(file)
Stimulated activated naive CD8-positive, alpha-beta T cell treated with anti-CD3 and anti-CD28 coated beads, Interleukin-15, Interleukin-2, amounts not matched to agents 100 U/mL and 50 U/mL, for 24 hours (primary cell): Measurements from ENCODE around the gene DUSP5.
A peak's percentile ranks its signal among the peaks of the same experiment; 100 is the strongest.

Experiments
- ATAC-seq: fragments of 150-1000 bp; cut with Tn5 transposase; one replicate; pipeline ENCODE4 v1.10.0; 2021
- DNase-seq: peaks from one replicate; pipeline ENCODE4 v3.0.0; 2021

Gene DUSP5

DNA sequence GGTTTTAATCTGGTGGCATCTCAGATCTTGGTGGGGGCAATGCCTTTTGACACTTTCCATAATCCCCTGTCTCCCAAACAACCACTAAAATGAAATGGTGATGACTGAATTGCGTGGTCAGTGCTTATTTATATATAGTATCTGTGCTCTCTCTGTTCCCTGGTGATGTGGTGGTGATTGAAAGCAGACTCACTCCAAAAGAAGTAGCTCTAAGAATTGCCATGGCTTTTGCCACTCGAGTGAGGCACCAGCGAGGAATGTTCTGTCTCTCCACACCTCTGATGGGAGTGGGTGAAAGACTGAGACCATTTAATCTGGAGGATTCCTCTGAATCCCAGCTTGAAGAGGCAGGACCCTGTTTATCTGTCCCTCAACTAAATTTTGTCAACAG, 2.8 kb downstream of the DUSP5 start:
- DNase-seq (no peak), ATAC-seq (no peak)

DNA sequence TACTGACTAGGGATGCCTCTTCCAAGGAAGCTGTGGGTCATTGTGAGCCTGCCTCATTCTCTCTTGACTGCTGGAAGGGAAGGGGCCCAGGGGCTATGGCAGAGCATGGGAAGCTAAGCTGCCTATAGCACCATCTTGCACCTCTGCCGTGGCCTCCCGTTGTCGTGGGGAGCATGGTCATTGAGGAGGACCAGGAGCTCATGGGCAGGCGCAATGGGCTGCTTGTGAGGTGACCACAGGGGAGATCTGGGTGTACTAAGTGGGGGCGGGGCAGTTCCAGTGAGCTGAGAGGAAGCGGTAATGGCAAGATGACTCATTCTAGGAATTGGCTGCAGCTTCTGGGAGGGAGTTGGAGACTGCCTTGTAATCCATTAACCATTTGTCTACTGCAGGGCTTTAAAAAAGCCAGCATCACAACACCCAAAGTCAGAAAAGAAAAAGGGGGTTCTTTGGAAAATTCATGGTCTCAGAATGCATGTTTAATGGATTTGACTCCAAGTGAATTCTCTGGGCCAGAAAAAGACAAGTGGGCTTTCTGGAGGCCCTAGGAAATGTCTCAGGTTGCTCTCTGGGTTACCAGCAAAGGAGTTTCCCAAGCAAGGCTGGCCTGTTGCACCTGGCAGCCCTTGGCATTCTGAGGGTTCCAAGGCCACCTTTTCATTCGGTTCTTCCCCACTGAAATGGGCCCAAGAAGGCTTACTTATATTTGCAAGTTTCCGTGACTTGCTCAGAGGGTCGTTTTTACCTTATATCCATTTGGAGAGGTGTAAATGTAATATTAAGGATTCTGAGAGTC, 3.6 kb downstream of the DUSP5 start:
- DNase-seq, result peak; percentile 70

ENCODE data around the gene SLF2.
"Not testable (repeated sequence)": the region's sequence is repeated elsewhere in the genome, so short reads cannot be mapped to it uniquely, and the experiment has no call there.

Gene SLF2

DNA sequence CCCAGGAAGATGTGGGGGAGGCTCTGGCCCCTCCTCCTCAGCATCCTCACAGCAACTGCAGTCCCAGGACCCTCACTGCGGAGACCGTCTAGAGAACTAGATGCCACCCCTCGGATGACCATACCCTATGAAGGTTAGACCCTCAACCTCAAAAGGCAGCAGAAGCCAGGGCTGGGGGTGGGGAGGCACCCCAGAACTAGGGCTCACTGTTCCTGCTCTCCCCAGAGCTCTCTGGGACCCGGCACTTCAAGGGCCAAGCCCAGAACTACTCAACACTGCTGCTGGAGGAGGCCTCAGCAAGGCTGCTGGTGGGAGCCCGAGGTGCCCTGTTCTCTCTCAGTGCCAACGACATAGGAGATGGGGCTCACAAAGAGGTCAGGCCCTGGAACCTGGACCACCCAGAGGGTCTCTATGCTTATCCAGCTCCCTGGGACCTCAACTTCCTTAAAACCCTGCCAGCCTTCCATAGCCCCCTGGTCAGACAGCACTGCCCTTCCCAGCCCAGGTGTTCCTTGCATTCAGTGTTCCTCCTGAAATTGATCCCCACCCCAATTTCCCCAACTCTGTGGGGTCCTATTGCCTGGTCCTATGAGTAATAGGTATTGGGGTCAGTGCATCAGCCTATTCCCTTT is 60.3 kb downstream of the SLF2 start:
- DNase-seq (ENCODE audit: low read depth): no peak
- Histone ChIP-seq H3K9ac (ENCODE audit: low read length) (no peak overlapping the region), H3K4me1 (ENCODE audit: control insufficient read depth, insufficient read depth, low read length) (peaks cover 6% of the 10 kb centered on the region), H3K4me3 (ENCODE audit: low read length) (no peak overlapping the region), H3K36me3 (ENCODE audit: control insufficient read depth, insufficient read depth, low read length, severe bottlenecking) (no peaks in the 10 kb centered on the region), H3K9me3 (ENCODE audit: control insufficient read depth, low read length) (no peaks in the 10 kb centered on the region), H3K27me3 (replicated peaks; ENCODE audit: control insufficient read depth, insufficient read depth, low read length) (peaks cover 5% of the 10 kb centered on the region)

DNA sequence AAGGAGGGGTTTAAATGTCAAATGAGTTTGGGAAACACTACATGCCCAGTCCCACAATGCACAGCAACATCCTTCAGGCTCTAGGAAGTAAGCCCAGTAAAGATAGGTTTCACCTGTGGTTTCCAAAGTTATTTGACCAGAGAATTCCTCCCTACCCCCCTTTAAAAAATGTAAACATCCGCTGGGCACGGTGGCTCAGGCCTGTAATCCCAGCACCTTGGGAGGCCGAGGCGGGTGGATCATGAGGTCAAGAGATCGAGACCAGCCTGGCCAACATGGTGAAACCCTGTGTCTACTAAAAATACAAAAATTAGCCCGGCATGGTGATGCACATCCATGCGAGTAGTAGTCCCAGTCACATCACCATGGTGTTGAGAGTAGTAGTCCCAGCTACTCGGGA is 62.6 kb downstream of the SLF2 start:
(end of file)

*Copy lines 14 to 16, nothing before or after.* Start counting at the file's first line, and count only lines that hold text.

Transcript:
DNA sequence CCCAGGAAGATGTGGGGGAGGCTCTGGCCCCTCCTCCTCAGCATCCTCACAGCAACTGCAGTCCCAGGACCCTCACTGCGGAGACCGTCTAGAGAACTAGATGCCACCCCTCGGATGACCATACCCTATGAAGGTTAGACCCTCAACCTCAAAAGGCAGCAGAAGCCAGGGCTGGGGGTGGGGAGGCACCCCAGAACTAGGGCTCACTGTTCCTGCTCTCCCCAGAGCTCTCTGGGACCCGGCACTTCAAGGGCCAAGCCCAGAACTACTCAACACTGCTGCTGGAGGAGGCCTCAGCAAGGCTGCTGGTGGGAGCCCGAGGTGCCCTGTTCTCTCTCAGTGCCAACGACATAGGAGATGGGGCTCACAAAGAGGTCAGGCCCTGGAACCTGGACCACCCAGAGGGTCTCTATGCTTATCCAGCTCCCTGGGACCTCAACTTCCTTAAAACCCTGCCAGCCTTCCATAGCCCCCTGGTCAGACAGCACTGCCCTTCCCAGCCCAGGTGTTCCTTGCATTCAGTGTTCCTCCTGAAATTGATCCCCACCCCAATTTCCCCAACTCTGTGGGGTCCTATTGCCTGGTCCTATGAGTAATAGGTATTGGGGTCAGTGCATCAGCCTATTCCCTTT is 60.3 kb downstream of the SLF2 start:
- DNase-seq (ENCODE audit: low read depth): no peak
- Histone ChIP-seq H3K9ac (ENCODE audit: low read length) (no peak overlapping the region), H3K4me1 (ENCODE audit: control insufficient read depth, insufficient read depth, low read length) (peaks cover 6% of the 10 kb centered on the region), H3K4me3 (ENCODE audit: low read length) (no peak overlapping the region), H3K36me3 (ENCODE audit: control insufficient read depth, insufficient read depth, low read length, severe bottlenecking) (no peaks in the 10 kb centered on the region), H3K9me3 (ENCODE audit: control insufficient read depth, low read length) (no peaks in the 10 kb centered on the region), H3K27me3 (replicated peaks; ENCODE audit: control insufficient read depth, insufficient read depth, low read length) (peaks cover 5% of the 10 kb centered on the region)